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grizzly cub standing

Why do bears stand on their hind legs?  Because they can!

It’s a great way to see more–and to smell more–than they can at ground level.  Especially when you’re a tiny cub playing in tall grass.

As you can see, the grass is higher than the cub’s hindquarters, which means that when it’s on all fours, all it can see is…grass.  And all the photographer can see is…grass.

This cub and its sibling had some epic wrestling matches while mom was grazing.  Sometimes we were able to get a good view, and other times all we saw was the occasional paw sticking up out of the grass.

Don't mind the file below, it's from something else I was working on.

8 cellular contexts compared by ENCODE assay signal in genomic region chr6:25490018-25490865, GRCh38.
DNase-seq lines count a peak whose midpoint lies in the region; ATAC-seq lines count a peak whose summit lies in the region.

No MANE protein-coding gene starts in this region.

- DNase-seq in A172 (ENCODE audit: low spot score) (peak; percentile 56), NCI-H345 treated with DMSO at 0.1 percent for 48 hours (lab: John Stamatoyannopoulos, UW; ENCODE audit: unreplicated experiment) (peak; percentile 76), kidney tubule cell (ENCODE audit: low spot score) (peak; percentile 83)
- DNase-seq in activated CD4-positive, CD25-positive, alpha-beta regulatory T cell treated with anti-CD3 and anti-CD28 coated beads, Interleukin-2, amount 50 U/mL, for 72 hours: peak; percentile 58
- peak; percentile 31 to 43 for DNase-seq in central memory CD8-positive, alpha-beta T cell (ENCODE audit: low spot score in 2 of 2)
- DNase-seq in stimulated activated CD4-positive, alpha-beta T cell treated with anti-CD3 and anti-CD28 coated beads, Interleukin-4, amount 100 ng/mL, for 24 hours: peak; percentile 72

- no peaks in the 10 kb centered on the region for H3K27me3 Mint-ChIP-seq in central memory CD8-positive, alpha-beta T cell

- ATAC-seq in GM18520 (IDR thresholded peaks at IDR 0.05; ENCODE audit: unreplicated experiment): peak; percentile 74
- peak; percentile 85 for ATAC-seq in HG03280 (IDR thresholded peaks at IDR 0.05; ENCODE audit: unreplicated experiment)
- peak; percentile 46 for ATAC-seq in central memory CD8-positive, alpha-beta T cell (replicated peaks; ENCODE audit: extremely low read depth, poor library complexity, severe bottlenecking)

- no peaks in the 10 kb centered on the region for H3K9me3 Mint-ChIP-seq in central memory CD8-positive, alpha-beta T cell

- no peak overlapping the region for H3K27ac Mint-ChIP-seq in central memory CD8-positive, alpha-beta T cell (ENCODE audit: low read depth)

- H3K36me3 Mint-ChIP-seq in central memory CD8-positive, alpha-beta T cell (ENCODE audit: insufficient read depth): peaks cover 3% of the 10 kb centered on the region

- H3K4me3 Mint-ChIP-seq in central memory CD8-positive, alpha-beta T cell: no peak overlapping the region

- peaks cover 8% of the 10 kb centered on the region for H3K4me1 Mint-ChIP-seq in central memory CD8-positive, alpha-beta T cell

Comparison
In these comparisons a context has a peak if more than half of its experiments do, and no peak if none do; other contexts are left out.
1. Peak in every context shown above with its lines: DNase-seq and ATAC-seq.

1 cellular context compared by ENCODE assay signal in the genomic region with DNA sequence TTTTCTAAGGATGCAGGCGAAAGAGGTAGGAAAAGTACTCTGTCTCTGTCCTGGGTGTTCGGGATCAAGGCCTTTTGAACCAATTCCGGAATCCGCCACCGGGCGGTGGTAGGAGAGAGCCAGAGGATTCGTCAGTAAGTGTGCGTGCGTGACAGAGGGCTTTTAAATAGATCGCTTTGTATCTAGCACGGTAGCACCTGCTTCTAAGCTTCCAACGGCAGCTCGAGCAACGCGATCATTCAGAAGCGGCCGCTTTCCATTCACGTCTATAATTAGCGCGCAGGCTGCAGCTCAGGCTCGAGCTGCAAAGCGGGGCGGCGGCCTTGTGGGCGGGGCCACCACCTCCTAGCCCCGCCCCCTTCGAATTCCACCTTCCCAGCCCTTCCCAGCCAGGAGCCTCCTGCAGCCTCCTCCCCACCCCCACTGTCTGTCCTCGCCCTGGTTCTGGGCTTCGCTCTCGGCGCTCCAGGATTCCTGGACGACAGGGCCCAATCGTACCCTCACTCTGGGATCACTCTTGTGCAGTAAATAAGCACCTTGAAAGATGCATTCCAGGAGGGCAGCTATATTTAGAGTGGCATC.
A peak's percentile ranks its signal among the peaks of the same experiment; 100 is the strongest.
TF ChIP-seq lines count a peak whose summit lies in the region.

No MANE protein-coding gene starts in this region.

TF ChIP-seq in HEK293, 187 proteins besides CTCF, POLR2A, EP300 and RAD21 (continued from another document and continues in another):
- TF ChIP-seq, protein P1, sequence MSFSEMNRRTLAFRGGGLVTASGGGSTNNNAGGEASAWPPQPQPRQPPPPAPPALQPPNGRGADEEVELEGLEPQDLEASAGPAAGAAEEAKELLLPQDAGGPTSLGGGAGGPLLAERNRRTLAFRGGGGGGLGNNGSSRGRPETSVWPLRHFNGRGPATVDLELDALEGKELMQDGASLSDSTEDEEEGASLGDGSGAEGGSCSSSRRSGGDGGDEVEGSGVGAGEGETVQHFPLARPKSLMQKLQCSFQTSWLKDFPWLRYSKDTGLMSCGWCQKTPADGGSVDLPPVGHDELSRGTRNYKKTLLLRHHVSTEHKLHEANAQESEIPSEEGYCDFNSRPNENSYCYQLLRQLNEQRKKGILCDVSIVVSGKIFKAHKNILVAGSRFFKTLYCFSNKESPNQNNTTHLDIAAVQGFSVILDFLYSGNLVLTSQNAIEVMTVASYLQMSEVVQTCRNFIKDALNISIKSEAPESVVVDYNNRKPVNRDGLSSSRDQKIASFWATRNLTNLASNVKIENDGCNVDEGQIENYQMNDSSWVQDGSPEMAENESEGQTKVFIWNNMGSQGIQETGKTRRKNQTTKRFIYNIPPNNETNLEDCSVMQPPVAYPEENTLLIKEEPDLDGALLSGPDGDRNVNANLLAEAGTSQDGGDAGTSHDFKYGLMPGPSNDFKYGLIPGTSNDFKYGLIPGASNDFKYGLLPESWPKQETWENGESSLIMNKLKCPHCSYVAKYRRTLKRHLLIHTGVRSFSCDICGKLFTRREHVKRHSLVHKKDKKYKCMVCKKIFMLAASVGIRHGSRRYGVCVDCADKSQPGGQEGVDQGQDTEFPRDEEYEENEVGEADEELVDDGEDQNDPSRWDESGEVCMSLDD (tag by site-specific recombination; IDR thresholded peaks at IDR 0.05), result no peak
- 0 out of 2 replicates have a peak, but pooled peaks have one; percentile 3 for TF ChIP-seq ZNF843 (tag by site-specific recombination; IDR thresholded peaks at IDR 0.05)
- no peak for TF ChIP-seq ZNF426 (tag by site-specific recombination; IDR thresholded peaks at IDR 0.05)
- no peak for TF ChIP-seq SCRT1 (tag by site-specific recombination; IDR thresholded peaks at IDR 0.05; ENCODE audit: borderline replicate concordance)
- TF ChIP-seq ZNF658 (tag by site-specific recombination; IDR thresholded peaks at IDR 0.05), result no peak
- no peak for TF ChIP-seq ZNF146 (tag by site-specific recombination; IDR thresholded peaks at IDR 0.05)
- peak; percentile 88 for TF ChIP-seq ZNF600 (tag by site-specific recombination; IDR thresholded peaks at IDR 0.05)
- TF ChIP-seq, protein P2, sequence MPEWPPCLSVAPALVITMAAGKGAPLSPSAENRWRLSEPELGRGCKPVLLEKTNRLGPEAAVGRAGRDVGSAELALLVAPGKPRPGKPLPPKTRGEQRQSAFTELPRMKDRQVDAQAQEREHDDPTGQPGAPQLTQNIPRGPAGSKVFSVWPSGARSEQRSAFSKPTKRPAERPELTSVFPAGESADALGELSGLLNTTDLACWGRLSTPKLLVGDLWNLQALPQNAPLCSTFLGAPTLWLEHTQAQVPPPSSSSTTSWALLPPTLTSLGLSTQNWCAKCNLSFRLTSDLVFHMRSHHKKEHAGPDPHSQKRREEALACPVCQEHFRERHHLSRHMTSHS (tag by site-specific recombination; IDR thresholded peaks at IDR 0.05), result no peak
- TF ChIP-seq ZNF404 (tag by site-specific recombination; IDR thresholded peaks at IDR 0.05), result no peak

So we loved it when one cub or the other–or ideally both together–would stand up to take a breather and/or to relocate their mom, who was a fairly mobile grazer.

The cubs–like human children–also loved to climb UP on things, like logs or rocks.  That gave them an even better vantage point than standing up on the ground.  And of course gave us photographers some delightful photo ops.

Over the next few days, I’ll post some images of cubs being cubs.

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